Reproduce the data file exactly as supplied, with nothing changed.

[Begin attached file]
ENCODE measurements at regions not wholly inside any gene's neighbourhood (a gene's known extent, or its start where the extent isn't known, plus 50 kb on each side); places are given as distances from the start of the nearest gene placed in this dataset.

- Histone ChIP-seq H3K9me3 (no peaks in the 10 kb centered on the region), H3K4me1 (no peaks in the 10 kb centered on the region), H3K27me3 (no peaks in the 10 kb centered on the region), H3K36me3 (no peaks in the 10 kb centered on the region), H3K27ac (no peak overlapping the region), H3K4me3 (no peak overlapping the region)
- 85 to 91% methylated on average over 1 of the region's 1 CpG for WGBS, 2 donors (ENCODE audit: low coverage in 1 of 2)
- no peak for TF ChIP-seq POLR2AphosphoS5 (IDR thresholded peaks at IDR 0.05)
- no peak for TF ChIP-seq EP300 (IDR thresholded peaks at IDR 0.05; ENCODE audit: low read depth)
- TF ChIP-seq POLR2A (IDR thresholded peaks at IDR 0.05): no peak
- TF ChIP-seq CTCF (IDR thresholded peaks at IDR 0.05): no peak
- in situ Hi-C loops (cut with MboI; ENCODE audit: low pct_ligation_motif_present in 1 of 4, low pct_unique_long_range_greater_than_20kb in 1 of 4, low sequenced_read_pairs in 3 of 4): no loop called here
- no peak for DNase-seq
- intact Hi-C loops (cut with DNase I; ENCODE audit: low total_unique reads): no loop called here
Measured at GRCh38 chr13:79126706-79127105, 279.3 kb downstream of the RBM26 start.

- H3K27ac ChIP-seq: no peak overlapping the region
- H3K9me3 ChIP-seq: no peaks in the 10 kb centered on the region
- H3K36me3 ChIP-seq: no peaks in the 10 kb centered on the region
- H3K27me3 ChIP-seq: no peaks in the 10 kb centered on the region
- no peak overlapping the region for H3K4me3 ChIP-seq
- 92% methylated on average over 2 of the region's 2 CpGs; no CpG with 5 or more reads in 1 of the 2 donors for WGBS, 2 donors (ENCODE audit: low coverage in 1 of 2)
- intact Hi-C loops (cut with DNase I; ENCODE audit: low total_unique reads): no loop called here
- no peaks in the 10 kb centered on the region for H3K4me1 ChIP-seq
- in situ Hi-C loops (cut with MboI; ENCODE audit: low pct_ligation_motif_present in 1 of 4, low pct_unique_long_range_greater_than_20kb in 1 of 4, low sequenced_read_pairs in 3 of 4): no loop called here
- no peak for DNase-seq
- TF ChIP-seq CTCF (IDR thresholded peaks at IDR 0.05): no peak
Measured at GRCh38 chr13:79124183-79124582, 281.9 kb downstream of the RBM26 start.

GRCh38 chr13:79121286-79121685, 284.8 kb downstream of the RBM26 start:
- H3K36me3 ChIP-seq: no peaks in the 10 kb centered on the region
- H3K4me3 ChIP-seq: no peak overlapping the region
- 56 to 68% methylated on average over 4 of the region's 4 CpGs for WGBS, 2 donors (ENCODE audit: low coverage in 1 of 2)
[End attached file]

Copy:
ENCODE measurements at regions not wholly inside any gene's neighbourhood (a gene's known extent, or its start where the extent isn't known, plus 50 kb on each side); places are given as distances from the start of the nearest gene placed in this dataset.

- Histone ChIP-seq H3K9me3 (no peaks in the 10 kb centered on the region), H3K4me1 (no peaks in the 10 kb centered on the region), H3K27me3 (no peaks in the 10 kb centered on the region), H3K36me3 (no peaks in the 10 kb centered on the region), H3K27ac (no peak overlapping the region), H3K4me3 (no peak overlapping the region)
- 85 to 91% methylated on average over 1 of the region's 1 CpG for WGBS, 2 donors (ENCODE audit: low coverage in 1 of 2)
- no peak for TF ChIP-seq POLR2AphosphoS5 (IDR thresholded peaks at IDR 0.05)
- no peak for TF ChIP-seq EP300 (IDR thresholded peaks at IDR 0.05; ENCODE audit: low read depth)
- TF ChIP-seq POLR2A (IDR thresholded peaks at IDR 0.05): no peak
- TF ChIP-seq CTCF (IDR thresholded peaks at IDR 0.05): no peak
- in situ Hi-C loops (cut with MboI; ENCODE audit: low pct_ligation_motif_present in 1 of 4, low pct_unique_long_range_greater_than_20kb in 1 of 4, low sequenced_read_pairs in 3 of 4): no loop called here
- no peak for DNase-seq
- intact Hi-C loops (cut with DNase I; ENCODE audit: low total_unique reads): no loop called here
Measured at GRCh38 chr13:79126706-79127105, 279.3 kb downstream of the RBM26 start.

- H3K27ac ChIP-seq: no peak overlapping the region
- H3K9me3 ChIP-seq: no peaks in the 10 kb centered on the region
- H3K36me3 ChIP-seq: no peaks in the 10 kb centered on the region
- H3K27me3 ChIP-seq: no peaks in the 10 kb centered on the region
- no peak overlapping the region for H3K4me3 ChIP-seq
- 92% methylated on average over 2 of the region's 2 CpGs; no CpG with 5 or more reads in 1 of the 2 donors for WGBS, 2 donors (ENCODE audit: low coverage in 1 of 2)
- intact Hi-C loops (cut with DNase I; ENCODE audit: low total_unique reads): no loop called here
- no peaks in the 10 kb centered on the region for H3K4me1 ChIP-seq
- in situ Hi-C loops (cut with MboI; ENCODE audit: low pct_ligation_motif_present in 1 of 4, low pct_unique_long_range_greater_than_20kb in 1 of 4, low sequenced_read_pairs in 3 of 4): no loop called here
- no peak for DNase-seq
- TF ChIP-seq CTCF (IDR thresholded peaks at IDR 0.05): no peak
Measured at GRCh38 chr13:79124183-79124582, 281.9 kb downstream of the RBM26 start.

GRCh38 chr13:79121286-79121685, 284.8 kb downstream of the RBM26 start:
- H3K36me3 ChIP-seq: no peaks in the 10 kb centered on the region
- H3K4me3 ChIP-seq: no peak overlapping the region
- 56 to 68% methylated on average over 4 of the region's 4 CpGs for WGBS, 2 donors (ENCODE audit: low coverage in 1 of 2)